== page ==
Most functional loss caused by AS occurs during the first 10 years—a time when proper treatment may have prevented or limited impairment. Considering the typical delay in diagnosis, it’s vital for pharmacists to be proactive and reach out to patients suffering from lower back pain.
Key Symptoms of Ankylosing Spondylitis
The slow progression of AS sneaks up on patients until their once-tolerable symptoms become painful enough to motivate a trip to the doctor. It typically takes at least three months for symptoms to finally grab the patient’s attention, but it can also take years. As a general guideline, pain appears along the spine and in the pelvis, sacroiliac joints, heels, and chest. Here’s a rundown of symptoms your patients might report:
- Patients may have no symptoms or mild pain and stiffness at the start.
- Early-stage symptoms are usually unilateral.
- Dull inflammatory low-back pain and stiffness are common.
- Buttock pain occurs in 80 percent of patients.
- Symptoms are worse in the morning, with stiffness lasting at least 30 minutes.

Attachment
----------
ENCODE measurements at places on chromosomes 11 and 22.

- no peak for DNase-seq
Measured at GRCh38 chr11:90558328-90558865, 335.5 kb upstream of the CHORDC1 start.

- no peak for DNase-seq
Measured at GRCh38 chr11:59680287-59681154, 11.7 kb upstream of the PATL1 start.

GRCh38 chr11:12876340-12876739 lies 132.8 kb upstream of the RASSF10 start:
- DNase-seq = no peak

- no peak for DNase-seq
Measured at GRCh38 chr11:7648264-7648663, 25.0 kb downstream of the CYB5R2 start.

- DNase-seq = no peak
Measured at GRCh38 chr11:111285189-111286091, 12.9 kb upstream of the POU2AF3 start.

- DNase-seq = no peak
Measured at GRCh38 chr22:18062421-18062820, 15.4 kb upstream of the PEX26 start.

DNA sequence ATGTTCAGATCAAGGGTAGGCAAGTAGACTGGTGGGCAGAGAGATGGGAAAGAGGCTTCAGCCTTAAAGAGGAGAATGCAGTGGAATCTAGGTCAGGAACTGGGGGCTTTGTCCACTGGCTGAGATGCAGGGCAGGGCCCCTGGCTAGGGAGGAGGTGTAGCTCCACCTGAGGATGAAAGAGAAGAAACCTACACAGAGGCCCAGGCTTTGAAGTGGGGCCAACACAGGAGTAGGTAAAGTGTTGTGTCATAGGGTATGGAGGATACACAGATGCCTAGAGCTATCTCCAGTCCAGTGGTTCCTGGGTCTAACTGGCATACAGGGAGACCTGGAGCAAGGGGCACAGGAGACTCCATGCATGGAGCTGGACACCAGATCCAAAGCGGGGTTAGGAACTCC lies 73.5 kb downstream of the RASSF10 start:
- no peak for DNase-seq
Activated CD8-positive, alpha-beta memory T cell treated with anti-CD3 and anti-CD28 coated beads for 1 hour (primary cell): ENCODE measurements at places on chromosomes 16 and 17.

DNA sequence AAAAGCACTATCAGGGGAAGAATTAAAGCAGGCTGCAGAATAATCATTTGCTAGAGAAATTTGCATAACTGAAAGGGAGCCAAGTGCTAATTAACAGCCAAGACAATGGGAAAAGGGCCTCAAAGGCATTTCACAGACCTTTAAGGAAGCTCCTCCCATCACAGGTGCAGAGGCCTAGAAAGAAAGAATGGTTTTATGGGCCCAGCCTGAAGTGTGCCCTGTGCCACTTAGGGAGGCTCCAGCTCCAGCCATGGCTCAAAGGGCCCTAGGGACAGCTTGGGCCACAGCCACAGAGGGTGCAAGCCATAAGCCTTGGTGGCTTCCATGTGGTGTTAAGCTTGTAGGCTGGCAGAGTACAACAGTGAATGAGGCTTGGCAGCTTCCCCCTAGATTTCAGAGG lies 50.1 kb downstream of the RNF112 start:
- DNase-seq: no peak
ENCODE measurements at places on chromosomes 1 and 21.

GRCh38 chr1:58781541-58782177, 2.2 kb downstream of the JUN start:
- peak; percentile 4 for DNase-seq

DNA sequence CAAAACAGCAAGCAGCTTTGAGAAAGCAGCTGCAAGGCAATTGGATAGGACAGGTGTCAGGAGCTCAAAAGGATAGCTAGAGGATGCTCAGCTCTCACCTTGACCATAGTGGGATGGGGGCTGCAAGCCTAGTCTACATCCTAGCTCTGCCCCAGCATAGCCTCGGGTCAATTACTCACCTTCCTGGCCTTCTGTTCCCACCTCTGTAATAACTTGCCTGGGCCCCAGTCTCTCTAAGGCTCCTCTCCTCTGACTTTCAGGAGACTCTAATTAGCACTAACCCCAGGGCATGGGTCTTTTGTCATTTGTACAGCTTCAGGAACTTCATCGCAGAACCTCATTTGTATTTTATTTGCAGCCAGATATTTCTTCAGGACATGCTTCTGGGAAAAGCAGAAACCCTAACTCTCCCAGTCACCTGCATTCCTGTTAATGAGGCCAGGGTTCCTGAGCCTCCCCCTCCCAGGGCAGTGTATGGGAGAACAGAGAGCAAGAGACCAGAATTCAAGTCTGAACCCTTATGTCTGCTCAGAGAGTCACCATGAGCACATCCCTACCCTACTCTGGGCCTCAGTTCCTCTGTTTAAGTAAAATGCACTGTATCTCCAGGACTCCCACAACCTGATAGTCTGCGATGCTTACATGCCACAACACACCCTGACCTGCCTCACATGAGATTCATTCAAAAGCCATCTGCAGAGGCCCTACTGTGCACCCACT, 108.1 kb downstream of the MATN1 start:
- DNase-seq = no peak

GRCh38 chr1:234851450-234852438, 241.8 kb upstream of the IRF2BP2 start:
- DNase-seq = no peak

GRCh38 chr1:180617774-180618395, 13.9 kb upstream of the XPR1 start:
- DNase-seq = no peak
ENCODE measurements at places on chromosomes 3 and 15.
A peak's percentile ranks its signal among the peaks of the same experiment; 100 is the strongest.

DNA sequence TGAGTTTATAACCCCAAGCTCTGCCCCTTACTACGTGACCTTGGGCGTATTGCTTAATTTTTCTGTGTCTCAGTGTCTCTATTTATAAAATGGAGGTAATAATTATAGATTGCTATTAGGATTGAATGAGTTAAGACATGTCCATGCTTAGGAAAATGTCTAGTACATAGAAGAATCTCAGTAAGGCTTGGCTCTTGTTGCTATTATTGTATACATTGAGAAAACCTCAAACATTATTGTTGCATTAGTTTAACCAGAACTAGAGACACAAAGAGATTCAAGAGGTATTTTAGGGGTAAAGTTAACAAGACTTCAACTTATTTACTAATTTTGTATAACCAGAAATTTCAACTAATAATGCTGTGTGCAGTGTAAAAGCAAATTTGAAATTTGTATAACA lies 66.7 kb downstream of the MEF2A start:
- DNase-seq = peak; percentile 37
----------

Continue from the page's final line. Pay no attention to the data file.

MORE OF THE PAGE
- Intermittent symptoms are common as patients usually experience flare-ups, but when the disease is active, 70 percent of patients have daily pain.
- Back pain improves with exercise but not with rest.
- Nearly 65 percent of patients have moderately severe fatigue.
- Peripheral musculoskeletal symptoms due to inflammation are found in 30 to 50 percent of cases.
As the disease progresses, 20 percent report psychological disorders such as depression. Uveitis is also a common comorbidity—about one-third of patients can expect to develop uveitis at least once.
Pharmacologic and Lifestyle Treatments
The American College of Rheumatology, together with the Spondylitis Association of America and the Spondyloarthritis Research and Treatment Network, released the first treatment guidelines for AS in September 2015. In a nutshell, the core recommendations include NSAIDS, tumor necrosis factor inhibitors (TNFi) and physical therapy:4
- NSAIDS for adults with active AS, but no preference for a particular type of NSAID. Indomethacin was considered the first-line choice, but the available data shows it’s not more effective than other NSAIDS.
- TNFis for adults when activity persists despite NSAID treatment. No specific TNFi is preferred except infliximab or adalimumab are preferred over etanercept for adults with comorbid inflammatory bowel disease.